Academic journal article Perspectives in Public Health

Improving Mental Wellbeing for Survivors of Childhood Abuse and Neglect: Psychological Healing and Education Course in Prisons

Academic journal article Perspectives in Public Health

Improving Mental Wellbeing for Survivors of Childhood Abuse and Neglect: Psychological Healing and Education Course in Prisons

Article excerpt

Since 1989, the National Association for People Abused in Childhood (NAPAC) has been working to help adult survivors of childhood abuse and neglect achieve recovery from the consequences of their trauma. NAPAC was set up to address this specific need In the absence of any existing national organisation and has developed ways of working which draw on a range of existing therapeutic and educational methods. Through experience gained by running a national free support phone line and listening to thousands of survivor accounts, NAPAC has Identified some common problems and practical ways to overcome them.


Key texts informing the development of NAPAC's approach were self-help books for survivors first published in the USA: The Courage to Heal1 for females and Victims No Longer2 for males. Both texts encouraged adult survivors to work through their problems at their own pace and explained many of the issues survivors face in adulthood. Some of the problems described include:

*Not talking about the problems having been made to fear the consequences by the abuser(s) during childhood;

*Self-blaming having been told by the abuser(s) that they were at fault in childhood;

*Believing no one else shares the experience or could understand it; and

*A belief in being damaged beyond any hope of recovery.

Dr Judith Lewis Herman3 of Harvard Medical School brought rigorous academic analysis to the topic In Trauma and Recovery: The Aftermath of Violence by comparing the consequences of trauma on three social groups: domestic violence victims, military personnel injured in combat and adult survivors of sexual abuse during childhood. Herman Identified significant differences In the long term sequelae between these groups due to such factors as early age of onset, number of traumatic events and number of perpetrators and public recognition of the reality of the trauma. The consequences of sexual abuse during childhood were shown to be far more complex and difficult to address than combat trauma, for example, partly because the general public is less likely to believe a child's account than that of an adult member of the armed services engaged in action widely reported in the news media. For these and other reasons, Herman identified the concept of complexity In post-traumatic stress disorder (PTSD), which means that simple interventions such as cognitive behavioural therapy are less likely to be effective with survivors of childhood abuse than with personnel wounded in combat. Recovery from childhood trauma takes more time and harder work with more support than simple PTSD. Coping mechanisms learned In childhood may become deeply embedded through adulthood and therefore hard to replace; memories may have been repressed by the child and stored subconsciously causing a range of mental and physical problems.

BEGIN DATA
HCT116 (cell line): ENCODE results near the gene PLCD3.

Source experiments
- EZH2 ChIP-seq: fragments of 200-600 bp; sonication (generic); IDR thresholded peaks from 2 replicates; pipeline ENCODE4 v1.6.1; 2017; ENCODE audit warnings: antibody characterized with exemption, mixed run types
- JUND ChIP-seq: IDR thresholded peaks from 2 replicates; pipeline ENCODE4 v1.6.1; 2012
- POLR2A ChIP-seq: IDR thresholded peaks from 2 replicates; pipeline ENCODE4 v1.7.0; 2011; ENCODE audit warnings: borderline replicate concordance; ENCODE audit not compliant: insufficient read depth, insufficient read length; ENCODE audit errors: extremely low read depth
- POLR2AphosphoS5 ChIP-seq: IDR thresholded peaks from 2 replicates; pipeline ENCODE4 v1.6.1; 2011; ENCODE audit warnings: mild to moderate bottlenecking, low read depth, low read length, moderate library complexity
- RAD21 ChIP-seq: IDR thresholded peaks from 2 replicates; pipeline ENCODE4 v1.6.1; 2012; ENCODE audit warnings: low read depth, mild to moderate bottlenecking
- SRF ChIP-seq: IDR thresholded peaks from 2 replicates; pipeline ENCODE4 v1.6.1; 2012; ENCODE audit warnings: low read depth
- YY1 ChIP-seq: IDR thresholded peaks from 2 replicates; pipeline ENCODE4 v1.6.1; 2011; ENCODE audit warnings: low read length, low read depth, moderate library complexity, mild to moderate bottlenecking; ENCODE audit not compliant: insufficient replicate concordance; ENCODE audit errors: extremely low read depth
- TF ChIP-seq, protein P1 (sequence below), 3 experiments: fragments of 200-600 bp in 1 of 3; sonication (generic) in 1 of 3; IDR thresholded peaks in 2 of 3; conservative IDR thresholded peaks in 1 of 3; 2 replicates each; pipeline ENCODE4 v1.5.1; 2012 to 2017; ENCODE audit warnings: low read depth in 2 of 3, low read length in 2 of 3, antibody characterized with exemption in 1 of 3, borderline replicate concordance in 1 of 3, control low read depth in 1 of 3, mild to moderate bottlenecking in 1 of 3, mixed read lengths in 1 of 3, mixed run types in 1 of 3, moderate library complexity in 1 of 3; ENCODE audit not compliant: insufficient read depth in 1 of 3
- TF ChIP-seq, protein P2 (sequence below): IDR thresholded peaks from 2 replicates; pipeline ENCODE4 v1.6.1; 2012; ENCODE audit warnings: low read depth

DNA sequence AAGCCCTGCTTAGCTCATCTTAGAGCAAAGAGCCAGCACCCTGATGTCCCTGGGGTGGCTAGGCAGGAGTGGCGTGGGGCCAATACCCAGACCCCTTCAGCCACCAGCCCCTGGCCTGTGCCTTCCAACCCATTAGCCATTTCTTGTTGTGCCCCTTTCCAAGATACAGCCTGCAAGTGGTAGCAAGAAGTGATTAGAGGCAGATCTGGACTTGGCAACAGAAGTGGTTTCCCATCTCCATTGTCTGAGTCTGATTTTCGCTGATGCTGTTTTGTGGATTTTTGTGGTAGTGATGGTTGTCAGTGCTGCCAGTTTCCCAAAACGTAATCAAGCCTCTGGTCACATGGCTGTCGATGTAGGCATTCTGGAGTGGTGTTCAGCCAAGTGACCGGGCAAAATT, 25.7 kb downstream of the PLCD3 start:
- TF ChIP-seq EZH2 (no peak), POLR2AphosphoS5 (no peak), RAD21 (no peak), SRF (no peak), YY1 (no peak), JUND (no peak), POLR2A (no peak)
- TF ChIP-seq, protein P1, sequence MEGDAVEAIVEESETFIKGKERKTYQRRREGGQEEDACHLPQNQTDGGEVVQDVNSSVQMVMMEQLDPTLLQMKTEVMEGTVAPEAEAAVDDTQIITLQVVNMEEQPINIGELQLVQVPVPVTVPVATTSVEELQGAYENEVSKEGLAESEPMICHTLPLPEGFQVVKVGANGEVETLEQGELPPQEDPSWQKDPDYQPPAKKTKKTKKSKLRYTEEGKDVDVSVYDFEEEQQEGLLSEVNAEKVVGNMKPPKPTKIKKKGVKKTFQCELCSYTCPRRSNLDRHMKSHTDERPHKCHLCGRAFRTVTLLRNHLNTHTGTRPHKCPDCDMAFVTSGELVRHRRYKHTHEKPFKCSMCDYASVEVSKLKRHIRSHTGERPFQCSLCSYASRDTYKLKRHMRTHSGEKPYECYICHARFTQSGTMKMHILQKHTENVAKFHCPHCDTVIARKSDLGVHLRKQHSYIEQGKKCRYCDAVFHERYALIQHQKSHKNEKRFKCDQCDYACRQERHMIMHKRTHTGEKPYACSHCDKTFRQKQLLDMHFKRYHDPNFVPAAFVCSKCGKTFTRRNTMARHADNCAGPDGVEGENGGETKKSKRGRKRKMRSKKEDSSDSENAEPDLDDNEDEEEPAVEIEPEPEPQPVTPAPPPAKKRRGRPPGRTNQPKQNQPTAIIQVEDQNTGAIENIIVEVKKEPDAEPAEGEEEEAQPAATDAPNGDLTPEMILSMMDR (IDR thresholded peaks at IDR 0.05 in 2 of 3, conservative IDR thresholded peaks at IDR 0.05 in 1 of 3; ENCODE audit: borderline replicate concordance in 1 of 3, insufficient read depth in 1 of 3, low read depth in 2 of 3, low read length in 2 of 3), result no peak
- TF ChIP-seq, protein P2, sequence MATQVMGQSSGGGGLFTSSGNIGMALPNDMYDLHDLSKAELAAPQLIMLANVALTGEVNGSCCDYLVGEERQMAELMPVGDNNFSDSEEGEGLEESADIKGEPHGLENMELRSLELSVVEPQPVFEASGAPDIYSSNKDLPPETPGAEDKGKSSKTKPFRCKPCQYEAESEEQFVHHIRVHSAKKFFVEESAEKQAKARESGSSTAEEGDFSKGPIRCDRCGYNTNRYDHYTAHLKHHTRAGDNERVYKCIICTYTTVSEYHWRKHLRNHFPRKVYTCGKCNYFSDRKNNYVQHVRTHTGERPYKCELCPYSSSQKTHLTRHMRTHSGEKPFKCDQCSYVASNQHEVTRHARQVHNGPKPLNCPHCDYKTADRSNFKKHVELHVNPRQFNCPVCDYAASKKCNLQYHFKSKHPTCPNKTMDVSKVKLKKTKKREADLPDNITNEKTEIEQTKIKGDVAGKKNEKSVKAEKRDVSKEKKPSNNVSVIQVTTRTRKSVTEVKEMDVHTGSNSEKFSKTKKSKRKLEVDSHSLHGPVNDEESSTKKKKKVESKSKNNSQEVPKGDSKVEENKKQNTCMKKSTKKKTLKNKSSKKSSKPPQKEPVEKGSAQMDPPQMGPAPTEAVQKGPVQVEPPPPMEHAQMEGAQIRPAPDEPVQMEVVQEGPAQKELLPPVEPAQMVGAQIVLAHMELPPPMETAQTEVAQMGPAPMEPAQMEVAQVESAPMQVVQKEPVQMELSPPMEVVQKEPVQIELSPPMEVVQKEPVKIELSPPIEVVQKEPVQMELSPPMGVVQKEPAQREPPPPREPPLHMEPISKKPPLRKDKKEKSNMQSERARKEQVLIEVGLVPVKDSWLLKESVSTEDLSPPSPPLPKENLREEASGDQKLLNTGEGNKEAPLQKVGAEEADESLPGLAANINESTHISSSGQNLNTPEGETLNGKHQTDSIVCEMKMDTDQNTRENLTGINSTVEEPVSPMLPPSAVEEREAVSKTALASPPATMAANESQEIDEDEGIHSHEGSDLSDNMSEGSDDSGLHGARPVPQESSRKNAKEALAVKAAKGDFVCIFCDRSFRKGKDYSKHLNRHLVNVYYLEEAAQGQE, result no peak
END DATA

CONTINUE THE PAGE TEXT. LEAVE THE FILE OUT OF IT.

Such understanding has now become widely accepted by practitioners:

The traumatic stress field has adopted the term complex trauma to describe the experience of multiple, chronic and prolonged, developmentally adverse traumatic events, most often of an interpersonal nature (e.g., sexual or physical abuse, war, community violence) and early-life onset.4

More recently, the UK Government commissioned the Victims of Violence and Abuse Prevention Programme overseen by the late Dr Catherine Itzen, a very large scale assessment of the problem. Their report summarises the situation as follows in their Introduction:

Domestic and sexual violence and abuse affects a very substantial minority of the population. It is largely women, and children of both sexes, who are affected, but men are also raped and experience domestic violence. Child physical, emotional or sexual abuse and neglect and domestic violence are causal factors in the mental and physical ill-health of children, adolescents and adults and affect a significant proportion throughout their lives. The high costs in prevalence and economic burden on health and social care services and the criminal justice system have pushed these issues up the policy agenda. …

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